Australian Franchise News – 24-03-10
What do a lawyer, a pharmacist and a real estate agent all have in common? They each bought a Mortgage Choice franchise last year.
Upon profiling its 2009 franchise start-ups, Australia’s largest independently-owned mortgage broker found a diverse collection of owners with widely varied career backgrounds.
Senior corporate affairs manager for Mortgage Choice, Kristy Sheppard said the ‘Franchise Recruitment Index’ uncovers trends through exploring the background and personal attributes of new franchise owners, such as employment history, qualifications, age and gender.
“The analysis discovered only 32% of our new franchisees in 2009 had a lending background. A lack of financial services experience did not stop the remainder from deciding that running a mortgage broking franchise was the right path for them, as the relevant skills are taught during our intensive induction course and ongoing professional development program,” she said.
“There is no particular skill set needed to own a financial services franchise. Of all Mortgage Choice franchise owners starting up in 2009, 47% moved directly across from a role that was unrelated to banking or finance. 68% had experience with sales/customer service and 93% had an education level higher than the HSC.”
In comparison, 91% of franchisees who joined in 2005 and 2006 were not from banking or finance. Only 17% moved from sales or customer service roles and less than half (48%) came onboard with tertiary education. Similar results were seen with 2004’s new franchisees.
“You can easily see from the data that Mortgage Choice is now placing a heavier emphasis on recruiting franchisees with sales and/or customer service experience. We value that kind of work experience as more important than a lending background.” Ms Sheppard said.
“We are also on the lookout for people who have management experience or were previously business owners. 71% of our new franchisees for 2009 fell into this category.
“Although there is an increase in new Mortgage Choice franchisees with management, lending and customer services backgrounds, we still bring onboard plenty of people who are inexperienced in those areas and help them quickly find their feet. Their success is testament to the value of a well-structured and comprehensive induction program run by experienced trainers.”
“The obvious rise in new franchise owners with tertiary education indicates an increasing trend around qualified professionals looking to control their career and financial situation through self-employment. It could also indicate that more potential small business owners are improving their knowledge base before buying a franchise, to help secure their success in a competitive market.”
In addition to a lawyer, pharmacist and real estate agent, some of the other interesting backgrounds found in the 2009 Index were: nurse, a Civil Aviation Safety Authority employee, financial planner, an owner of a landscaping business and a music industry employee.
Wayne Jones, one of the recent new franchise owners, moved from a position as a finance manager in a private hospital. Having always wanted to ‘work with people’, he felt that becoming a franchisee in the mortgage broking industry would provide that opportunity.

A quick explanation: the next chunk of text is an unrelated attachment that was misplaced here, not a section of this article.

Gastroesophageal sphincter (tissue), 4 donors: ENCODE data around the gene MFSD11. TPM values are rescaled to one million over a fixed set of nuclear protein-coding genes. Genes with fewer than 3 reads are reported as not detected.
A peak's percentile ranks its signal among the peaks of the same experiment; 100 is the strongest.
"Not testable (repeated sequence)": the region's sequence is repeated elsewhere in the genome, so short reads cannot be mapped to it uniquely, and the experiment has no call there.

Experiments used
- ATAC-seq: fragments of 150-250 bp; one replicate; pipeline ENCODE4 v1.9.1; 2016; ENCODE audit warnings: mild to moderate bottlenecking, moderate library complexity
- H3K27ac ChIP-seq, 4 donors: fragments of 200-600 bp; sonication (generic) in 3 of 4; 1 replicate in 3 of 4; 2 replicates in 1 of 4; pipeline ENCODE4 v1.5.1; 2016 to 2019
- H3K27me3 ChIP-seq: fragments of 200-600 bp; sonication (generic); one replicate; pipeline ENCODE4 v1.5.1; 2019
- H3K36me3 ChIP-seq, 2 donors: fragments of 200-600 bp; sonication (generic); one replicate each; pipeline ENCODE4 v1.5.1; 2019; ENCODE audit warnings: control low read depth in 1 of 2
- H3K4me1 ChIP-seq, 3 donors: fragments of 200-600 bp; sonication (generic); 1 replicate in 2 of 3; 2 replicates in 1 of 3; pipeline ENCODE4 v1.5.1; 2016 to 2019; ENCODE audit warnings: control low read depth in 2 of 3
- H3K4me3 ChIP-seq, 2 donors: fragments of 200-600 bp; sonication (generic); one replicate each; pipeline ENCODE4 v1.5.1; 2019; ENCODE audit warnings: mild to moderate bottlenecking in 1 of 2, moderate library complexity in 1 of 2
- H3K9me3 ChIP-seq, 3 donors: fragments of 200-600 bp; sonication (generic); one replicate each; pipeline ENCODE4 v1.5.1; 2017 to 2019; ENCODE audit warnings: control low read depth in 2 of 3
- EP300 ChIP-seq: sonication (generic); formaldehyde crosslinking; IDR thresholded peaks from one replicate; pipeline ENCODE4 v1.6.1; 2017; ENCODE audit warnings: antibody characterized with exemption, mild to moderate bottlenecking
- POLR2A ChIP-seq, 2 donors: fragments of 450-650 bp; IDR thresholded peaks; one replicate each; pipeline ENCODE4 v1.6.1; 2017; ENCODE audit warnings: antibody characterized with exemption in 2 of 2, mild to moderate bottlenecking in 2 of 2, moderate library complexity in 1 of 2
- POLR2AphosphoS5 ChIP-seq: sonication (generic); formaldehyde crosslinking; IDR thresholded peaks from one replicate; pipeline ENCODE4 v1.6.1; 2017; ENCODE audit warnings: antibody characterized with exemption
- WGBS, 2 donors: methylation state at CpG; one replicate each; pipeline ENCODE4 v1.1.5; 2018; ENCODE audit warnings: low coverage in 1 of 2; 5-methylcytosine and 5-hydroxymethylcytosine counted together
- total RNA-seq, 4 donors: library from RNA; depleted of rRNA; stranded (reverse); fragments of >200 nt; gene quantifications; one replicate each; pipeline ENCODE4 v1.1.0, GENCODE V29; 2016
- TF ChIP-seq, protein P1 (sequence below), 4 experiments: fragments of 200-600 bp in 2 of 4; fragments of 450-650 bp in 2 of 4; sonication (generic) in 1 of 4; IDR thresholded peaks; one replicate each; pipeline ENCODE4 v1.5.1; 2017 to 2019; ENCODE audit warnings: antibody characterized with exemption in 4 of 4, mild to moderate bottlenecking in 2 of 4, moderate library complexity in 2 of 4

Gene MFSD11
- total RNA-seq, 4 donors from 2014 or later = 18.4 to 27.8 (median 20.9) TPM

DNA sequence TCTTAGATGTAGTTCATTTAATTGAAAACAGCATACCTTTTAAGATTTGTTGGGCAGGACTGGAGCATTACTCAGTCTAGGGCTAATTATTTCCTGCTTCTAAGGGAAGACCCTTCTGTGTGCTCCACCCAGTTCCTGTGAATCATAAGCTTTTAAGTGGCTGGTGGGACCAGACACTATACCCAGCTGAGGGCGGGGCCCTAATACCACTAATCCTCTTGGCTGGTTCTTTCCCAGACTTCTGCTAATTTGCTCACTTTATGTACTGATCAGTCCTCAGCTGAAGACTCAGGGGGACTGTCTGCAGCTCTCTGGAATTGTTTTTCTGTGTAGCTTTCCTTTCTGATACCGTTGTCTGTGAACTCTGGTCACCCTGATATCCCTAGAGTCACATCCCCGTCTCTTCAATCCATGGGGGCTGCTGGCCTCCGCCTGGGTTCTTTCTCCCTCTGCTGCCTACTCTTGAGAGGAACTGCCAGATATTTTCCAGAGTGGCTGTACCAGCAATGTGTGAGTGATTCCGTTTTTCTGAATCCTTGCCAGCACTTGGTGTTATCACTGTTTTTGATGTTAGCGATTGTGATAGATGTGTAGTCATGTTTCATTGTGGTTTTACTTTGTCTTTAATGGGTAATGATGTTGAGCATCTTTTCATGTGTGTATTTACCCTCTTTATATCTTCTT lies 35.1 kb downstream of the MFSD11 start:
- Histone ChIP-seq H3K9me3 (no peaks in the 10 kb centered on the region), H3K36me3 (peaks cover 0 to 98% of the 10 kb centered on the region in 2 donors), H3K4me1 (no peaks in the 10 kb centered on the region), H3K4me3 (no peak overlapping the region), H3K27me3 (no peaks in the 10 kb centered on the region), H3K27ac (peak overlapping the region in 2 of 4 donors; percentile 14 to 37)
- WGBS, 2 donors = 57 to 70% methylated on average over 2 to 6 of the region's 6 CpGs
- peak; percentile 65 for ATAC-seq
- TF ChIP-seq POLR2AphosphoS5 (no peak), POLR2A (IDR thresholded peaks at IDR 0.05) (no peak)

“In my last job I mostly dealt with employees, doctors and suppliers whereas today it’s mostly younger first home-buyers just starting out in life – a total contrast,” he said. “The best part is, no doubt, the satisfaction of finding a home loan for someone when they have either been rejected by a lender or just thought they wouldn’t qualify for a loan.”
Mortgage Choice has placed people from all kinds of employment backgrounds into franchises and watched them thrive, proving there is no set profile for the ideal mortgage broker. High quality customer service skills are crucial to a broker’s success; these can come naturally or be taught.
Ms Sheppard said, “Our franchise network values places great importance on customer service because customer satisfaction and repeat and referral business is vital to the growth and success of broking businesses. It needs to be above standard to encourage positive word of mouth.”
Mr Jones said, “The people I have helped are truly grateful for the service I provide in finding a solution for them, and have not only referred their family and friends to me but have expressed it with cards and even an expensive bottle of scotch!”
In terms of gender spilt, the most recent Franchise Recruitment Index saw a significant drop in new female franchisees, to 14% from 35% in the 2005/2006 Index.
Ms Sheppard said, “The decrease in new female franchise owners is surprising given the flexibility that owning a mortgage broking business can provide. Our brokers determine their own hours, what location they work from – for example, home office, commercial office or shopfront – and the days of the week worked, which can be especially appealing to parents with young families.”
Mr Jones said, “The hours can sometimes be long but the flexibility and the autonomy of being my own boss has always appealed to me.”
The youngest person Mortgage Choice accepted as a franchisee in 2009 was 25 years of age and the oldest was 65 years, with the average starting age 46 years (the peak it reached in 1999). In 05/06, the average age was 42.5 years, with the youngest aged 26 and the oldest 60. In the first Index, the youngest was 22, the oldest 60 and the average was 38 years.
Ms Sheppard said, “Despite a recent steady increase in the age of new franchisees, possibly because Australians are now retiring later in life, on average our network is still relatively young. People of all generations are looking for self-employment in financial services and finding age is no barrier as long as they have passion, motivation and determination to build their business.”
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